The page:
• If the scatter points look like they are
  clustered along a line, then they have a
  linear correlation.
  – Positive linear correlation—positive slope
  – Negative linear correlation—negative slope
• r – correlation coefficient—measures the
  strength and direction of the linear
  correlation of the data set.
    Linear Correlation Coefficient
             Properties
• [-1,1]
• r>0 there is a positive linear correlation
• r<0 there is a positive linear correlation
• |r|=1, then there is a strong linear
  correlation.
• r=0, there is a weak or no linear correlation
  Describing the Strength and
Direction of a Linear Correlation
1. State strong or weak based on how linear
   the points look. The more linear they
   look, the stronger the linear correlation.
2. Then state positive or negative for
   direction. Positive slope or negative
   slope.
       Quadratic Modeling

• Finding maximums and
  minimums
 –Calculator
   • Use max/min function
 –By hand
   • Find the vertex and determine if it is a
     max or a min by determining which
     way the graph points.
          Quadratic Modeling
Creating Vertical Free-Fall Motion
  equations.
S(t) = -1/2 gt2 +vot+so
v(t) = - gt +vo
t is time, g=32ft/s2 or 9.8m/s2 is the acceleration
   due to gravity.
Initial height—so
Initial velocity--vo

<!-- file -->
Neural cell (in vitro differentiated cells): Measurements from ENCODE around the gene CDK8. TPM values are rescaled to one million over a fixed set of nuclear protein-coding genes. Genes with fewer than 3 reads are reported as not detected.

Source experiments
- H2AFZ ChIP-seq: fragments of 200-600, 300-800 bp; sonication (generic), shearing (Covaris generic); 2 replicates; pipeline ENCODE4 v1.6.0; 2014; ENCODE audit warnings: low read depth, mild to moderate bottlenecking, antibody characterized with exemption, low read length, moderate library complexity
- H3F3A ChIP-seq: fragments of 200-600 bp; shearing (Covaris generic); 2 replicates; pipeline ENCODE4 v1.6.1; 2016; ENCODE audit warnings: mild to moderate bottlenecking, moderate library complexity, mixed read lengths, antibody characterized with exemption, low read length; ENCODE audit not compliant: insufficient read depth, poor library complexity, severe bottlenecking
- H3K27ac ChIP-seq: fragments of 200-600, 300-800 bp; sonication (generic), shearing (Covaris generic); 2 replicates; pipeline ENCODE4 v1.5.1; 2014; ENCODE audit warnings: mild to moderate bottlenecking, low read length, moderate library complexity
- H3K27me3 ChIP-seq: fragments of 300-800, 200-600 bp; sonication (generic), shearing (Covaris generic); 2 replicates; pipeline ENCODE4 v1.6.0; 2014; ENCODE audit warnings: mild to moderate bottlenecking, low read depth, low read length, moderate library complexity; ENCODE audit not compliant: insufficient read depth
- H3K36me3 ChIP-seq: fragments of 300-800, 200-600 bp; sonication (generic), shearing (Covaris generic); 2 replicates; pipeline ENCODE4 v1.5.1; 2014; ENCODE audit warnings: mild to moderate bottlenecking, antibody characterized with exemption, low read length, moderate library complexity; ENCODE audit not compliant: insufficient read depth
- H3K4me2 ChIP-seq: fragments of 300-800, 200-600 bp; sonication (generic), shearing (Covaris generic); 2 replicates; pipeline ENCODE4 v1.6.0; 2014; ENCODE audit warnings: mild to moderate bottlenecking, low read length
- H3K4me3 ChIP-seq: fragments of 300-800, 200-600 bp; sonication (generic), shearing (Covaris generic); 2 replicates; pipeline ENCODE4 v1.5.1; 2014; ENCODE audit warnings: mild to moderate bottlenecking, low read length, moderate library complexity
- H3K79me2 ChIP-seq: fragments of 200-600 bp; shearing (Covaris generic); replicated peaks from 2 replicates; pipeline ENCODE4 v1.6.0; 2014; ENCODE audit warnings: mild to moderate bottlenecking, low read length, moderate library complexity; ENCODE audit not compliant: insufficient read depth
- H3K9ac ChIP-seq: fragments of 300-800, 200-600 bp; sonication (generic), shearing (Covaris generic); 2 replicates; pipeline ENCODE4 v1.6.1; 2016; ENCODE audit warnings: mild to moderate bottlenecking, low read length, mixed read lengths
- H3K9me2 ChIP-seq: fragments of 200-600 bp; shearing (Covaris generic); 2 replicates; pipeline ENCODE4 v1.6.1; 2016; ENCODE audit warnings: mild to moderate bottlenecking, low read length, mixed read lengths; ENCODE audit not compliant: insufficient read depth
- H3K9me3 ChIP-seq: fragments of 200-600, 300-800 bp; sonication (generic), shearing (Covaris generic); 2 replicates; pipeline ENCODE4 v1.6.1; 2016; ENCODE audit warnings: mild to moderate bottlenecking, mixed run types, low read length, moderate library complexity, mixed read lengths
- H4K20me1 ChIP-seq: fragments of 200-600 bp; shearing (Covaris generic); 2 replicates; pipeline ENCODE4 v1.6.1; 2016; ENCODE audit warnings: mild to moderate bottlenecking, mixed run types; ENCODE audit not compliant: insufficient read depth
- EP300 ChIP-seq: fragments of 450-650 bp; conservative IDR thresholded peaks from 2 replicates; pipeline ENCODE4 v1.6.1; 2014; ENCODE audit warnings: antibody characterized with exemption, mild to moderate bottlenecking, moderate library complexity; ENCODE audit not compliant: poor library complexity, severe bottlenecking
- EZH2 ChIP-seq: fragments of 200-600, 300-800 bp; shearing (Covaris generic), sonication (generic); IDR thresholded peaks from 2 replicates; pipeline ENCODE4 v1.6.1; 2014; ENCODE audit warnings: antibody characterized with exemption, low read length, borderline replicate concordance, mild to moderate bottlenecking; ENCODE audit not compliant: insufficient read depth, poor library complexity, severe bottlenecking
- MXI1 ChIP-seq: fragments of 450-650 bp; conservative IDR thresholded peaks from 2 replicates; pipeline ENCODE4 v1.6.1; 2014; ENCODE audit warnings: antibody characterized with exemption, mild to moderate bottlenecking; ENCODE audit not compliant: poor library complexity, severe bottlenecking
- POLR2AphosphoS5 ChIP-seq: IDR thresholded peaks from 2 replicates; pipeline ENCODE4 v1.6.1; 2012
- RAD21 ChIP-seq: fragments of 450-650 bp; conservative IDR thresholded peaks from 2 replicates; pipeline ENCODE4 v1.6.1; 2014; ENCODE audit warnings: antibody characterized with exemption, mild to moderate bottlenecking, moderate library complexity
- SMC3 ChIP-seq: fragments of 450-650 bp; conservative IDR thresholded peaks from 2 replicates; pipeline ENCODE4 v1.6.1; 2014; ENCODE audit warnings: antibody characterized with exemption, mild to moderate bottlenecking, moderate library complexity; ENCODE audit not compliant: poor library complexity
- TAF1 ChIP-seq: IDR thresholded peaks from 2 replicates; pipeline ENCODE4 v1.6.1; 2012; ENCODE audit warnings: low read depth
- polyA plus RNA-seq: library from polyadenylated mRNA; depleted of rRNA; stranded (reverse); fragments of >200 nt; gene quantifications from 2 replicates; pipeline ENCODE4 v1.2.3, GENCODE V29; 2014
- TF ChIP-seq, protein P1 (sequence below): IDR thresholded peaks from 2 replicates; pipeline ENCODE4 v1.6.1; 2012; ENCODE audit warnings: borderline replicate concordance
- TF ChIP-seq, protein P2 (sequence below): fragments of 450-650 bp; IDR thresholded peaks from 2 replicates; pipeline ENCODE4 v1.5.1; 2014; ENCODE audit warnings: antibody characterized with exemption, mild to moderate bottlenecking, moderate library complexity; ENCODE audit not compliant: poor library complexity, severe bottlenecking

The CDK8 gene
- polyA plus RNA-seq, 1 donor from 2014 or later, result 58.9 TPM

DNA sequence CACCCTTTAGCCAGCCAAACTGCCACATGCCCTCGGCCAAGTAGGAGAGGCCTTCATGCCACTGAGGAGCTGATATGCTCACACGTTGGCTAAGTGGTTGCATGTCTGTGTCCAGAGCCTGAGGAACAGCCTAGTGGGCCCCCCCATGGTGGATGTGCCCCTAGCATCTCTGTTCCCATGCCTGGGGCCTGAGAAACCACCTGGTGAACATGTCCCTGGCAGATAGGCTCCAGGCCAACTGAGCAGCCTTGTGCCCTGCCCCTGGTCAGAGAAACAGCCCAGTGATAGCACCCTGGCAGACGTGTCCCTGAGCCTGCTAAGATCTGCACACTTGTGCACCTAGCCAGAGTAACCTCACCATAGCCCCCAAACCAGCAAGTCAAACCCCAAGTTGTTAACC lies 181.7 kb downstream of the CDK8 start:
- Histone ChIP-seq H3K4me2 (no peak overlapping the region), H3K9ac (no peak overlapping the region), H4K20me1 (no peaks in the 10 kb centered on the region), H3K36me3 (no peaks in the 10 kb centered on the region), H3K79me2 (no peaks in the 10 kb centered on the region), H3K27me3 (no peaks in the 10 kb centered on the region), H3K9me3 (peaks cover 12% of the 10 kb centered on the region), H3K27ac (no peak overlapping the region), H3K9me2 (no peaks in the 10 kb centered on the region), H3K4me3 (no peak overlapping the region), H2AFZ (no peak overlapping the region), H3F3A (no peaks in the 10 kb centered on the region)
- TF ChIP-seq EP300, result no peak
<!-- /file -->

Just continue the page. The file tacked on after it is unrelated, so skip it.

Quadratic Modeling Example
Fireworks are shot by remote control into the
  air from a pit that is 10 ft below the earth’s
  surface.
Find an equation that models the height of
  an aerial bomb t seconds after it is shot
  upwards with an initial velocity of 80ft/sec.
        Example Continued
We need to find a distance equation.
S(t) = -1/2 gt2 +vot+so
so = 10
vo = 80
g = 32 ft/sec^2
S(t) = -1/2 (32)t2 +80t+10
S(t) = -16t2 +80t+10
        Example Continued
What is the maximum height above ground
 level that the aerial bomb will reach? How
 many seconds will it take to reach that
 height?
The maximum height will be at the peak of
 the parabola or the vertex. So use the
 max function on the calculator and the y
 value will be the max height and the x will
 be the time it takes to reach the height.
        Example Continued
What is the maximum height above ground
 level that the aerial bomb will reach? How
 many seconds will it take to reach that
 height?
By hand, find –b/2a and this will be the time
 it takes to reach the height. Plug this
 value into the function and the result will
 be the max height.